The Hillary Clinton campaign tried Tuesday to cast the candidate’s New Hampshire Democratic primary loss to Sen. Bernie Sanders in the best light, saying the outcome was “long expected” and that the possibilities for future victories remain “very good."

“We’ve built first-rate organizations in each state, and we feel very good about our prospects for success,” Clinton campaign manager Robby Mook said in an open letter. 

Clinton -- a former first lady, secretary of state and New York senator -- has been the Democratic party’s front-runner since the start of the race.

But she narrowly defeated Sanders and his insurgent campaign last week in the Iowa caucuses, then lost to the Vermont senator in New Hampshire 59-to-38 percent with 34 percent of precincts reporting.

Mooks promised the campaign will compete “aggressively” in the upcoming primaries -- Nevada, South Carolina and then several more next month in the South.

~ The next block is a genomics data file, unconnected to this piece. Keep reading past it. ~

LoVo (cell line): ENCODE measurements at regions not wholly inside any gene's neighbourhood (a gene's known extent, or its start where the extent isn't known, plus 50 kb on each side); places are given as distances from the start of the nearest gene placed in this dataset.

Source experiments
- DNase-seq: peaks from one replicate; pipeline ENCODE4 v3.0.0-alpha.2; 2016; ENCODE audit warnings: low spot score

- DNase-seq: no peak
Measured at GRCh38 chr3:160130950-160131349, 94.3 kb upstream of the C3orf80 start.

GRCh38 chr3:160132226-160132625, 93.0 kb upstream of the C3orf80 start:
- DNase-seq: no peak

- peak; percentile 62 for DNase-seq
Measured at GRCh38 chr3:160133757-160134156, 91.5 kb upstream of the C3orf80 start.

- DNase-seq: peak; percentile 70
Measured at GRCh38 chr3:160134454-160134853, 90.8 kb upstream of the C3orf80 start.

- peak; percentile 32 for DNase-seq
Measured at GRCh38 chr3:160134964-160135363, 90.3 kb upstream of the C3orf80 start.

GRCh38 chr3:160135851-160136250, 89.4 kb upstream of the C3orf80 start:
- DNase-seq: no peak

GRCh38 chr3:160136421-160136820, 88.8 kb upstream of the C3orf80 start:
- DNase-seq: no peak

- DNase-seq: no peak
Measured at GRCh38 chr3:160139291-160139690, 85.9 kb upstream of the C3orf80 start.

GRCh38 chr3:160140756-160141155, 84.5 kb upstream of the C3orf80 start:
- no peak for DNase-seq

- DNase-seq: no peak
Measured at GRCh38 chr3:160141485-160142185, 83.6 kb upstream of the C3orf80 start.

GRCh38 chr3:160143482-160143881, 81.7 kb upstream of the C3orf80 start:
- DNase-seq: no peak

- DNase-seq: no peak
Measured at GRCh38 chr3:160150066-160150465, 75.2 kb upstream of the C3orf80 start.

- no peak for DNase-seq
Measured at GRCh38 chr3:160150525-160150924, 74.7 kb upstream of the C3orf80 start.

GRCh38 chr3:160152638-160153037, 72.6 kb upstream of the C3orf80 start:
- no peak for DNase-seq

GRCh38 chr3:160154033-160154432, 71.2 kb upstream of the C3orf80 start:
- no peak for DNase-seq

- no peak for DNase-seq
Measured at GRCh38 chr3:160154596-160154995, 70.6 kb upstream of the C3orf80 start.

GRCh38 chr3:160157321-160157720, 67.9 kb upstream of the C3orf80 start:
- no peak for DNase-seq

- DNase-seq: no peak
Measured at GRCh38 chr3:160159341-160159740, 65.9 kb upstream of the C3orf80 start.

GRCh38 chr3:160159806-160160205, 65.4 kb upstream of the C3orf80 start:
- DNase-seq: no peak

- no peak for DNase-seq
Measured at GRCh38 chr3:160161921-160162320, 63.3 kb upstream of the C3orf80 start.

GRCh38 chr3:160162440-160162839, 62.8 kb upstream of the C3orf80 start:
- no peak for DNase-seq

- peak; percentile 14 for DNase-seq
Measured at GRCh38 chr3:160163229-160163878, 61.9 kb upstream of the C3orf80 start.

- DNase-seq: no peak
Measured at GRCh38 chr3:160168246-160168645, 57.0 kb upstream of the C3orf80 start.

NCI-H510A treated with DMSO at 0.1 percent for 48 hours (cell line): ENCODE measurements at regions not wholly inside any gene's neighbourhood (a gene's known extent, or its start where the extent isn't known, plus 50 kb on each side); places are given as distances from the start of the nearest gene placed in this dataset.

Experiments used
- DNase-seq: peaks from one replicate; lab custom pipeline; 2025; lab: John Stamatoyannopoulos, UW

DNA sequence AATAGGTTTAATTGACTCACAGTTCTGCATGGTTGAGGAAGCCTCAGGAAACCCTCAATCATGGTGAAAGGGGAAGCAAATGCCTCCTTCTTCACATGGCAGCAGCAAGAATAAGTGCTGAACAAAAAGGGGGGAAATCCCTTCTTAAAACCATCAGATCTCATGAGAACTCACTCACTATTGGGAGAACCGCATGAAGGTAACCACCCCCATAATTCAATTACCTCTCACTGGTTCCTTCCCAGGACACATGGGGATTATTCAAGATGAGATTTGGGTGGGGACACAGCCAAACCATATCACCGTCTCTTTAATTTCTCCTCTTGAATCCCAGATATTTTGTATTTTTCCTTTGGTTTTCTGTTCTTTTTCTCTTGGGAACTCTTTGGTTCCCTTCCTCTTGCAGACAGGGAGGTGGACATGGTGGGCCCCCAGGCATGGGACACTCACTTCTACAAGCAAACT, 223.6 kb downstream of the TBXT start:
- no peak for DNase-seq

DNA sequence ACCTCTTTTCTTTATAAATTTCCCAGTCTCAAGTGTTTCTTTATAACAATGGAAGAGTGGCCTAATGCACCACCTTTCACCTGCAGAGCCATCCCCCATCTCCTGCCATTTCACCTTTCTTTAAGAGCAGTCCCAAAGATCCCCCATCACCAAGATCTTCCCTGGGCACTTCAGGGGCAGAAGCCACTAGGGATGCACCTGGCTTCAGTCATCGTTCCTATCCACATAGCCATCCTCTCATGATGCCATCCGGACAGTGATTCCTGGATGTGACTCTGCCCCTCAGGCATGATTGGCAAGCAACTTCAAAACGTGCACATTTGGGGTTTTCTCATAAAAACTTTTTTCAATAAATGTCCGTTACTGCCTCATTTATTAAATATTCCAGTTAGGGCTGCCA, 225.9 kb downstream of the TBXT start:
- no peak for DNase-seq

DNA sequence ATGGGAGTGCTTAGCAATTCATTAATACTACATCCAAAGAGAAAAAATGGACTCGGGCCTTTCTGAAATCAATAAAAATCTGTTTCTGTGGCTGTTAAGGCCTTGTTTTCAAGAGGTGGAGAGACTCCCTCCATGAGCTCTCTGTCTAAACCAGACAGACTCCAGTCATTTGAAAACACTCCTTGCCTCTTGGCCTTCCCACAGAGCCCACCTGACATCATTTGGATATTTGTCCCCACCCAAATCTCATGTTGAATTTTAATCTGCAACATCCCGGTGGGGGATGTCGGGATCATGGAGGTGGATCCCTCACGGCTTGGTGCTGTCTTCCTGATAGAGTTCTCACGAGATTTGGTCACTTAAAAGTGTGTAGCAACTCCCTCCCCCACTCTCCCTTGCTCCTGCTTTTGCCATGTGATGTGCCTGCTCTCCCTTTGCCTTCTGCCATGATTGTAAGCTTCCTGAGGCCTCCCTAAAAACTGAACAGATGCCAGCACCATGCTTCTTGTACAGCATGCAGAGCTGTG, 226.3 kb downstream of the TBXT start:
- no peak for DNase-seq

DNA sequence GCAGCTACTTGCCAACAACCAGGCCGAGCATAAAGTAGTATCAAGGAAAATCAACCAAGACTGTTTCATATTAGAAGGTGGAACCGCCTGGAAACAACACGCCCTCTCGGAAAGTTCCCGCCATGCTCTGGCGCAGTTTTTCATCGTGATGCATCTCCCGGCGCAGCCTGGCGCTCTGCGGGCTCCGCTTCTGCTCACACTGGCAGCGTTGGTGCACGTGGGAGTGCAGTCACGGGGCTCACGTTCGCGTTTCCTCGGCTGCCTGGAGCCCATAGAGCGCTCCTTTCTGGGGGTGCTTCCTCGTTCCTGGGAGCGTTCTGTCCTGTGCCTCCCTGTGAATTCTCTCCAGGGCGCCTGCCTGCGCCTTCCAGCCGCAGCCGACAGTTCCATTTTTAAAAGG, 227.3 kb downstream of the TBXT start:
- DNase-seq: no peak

Clinton’s campaign has been slowed by revelations about her use of a private server and email accounts for official correspondence while at the State Department, which has prompted an FBI probe.

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Sanders, whose campaign is funded in large part by small-dollar contributions, has presented himself as an alternative to an establishment candidate. And he has more recently highlighted Clinton’s Wall Street connections.  

Mooks, in the letter, argued the campaign is still well positioned to win the party nomination and tried to explain why it has invested so much beyond the first four primaries.

He stressed the need to win delegates and to compete in states whose electorates have more reliable Democratic voters, including blacks and Hispanics.

 “The first four states represent just four percent of the delegates needed to secure the nomination,” he wrote. “The 28 states that vote (or caucus) in March will award 56 percent of the delegates needed to win. … The March states better reflect the true diversity of the Democratic Party and the nation -- including large populations of voters who live in big cities and small towns, and voters with a much broader range of races and religions.”